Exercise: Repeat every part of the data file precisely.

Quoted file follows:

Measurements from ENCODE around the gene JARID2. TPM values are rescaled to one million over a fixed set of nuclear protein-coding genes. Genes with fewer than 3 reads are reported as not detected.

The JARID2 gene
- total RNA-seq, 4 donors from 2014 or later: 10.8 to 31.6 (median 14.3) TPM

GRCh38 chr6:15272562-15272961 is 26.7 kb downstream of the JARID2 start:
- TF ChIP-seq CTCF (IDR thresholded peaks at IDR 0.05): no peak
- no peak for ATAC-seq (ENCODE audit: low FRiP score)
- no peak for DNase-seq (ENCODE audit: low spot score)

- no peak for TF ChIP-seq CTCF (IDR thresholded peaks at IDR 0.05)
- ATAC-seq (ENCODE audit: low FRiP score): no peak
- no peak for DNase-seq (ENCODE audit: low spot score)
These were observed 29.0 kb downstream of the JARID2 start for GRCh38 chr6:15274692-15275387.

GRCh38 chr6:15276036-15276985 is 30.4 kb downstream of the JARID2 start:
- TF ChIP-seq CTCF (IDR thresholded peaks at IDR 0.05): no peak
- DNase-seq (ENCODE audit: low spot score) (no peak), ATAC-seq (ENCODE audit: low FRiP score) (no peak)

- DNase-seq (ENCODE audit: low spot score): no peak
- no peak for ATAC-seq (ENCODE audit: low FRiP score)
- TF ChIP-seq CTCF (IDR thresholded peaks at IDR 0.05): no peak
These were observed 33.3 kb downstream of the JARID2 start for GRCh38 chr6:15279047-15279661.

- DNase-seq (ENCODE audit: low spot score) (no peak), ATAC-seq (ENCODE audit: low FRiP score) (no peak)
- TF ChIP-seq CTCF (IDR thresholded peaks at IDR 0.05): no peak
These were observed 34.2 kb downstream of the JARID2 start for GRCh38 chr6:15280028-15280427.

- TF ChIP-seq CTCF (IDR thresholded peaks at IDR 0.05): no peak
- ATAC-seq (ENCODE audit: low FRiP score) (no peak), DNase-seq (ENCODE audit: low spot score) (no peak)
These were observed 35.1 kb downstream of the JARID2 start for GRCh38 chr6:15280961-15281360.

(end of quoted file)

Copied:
Measurements from ENCODE around the gene JARID2. TPM values are rescaled to one million over a fixed set of nuclear protein-coding genes. Genes with fewer than 3 reads are reported as not detected.

The JARID2 gene
- total RNA-seq, 4 donors from 2014 or later: 10.8 to 31.6 (median 14.3) TPM

GRCh38 chr6:15272562-15272961 is 26.7 kb downstream of the JARID2 start:
- TF ChIP-seq CTCF (IDR thresholded peaks at IDR 0.05): no peak
- no peak for ATAC-seq (ENCODE audit: low FRiP score)
- no peak for DNase-seq (ENCODE audit: low spot score)

- no peak for TF ChIP-seq CTCF (IDR thresholded peaks at IDR 0.05)
- ATAC-seq (ENCODE audit: low FRiP score): no peak
- no peak for DNase-seq (ENCODE audit: low spot score)
These were observed 29.0 kb downstream of the JARID2 start for GRCh38 chr6:15274692-15275387.

GRCh38 chr6:15276036-15276985 is 30.4 kb downstream of the JARID2 start:
- TF ChIP-seq CTCF (IDR thresholded peaks at IDR 0.05): no peak
- DNase-seq (ENCODE audit: low spot score) (no peak), ATAC-seq (ENCODE audit: low FRiP score) (no peak)

- DNase-seq (ENCODE audit: low spot score): no peak
- no peak for ATAC-seq (ENCODE audit: low FRiP score)
- TF ChIP-seq CTCF (IDR thresholded peaks at IDR 0.05): no peak
These were observed 33.3 kb downstream of the JARID2 start for GRCh38 chr6:15279047-15279661.

- DNase-seq (ENCODE audit: low spot score) (no peak), ATAC-seq (ENCODE audit: low FRiP score) (no peak)
- TF ChIP-seq CTCF (IDR thresholded peaks at IDR 0.05): no peak
These were observed 34.2 kb downstream of the JARID2 start for GRCh38 chr6:15280028-15280427.

- TF ChIP-seq CTCF (IDR thresholded peaks at IDR 0.05): no peak
- ATAC-seq (ENCODE audit: low FRiP score) (no peak), DNase-seq (ENCODE audit: low spot score) (no peak)
These were observed 35.1 kb downstream of the JARID2 start for GRCh38 chr6:15280961-15281360.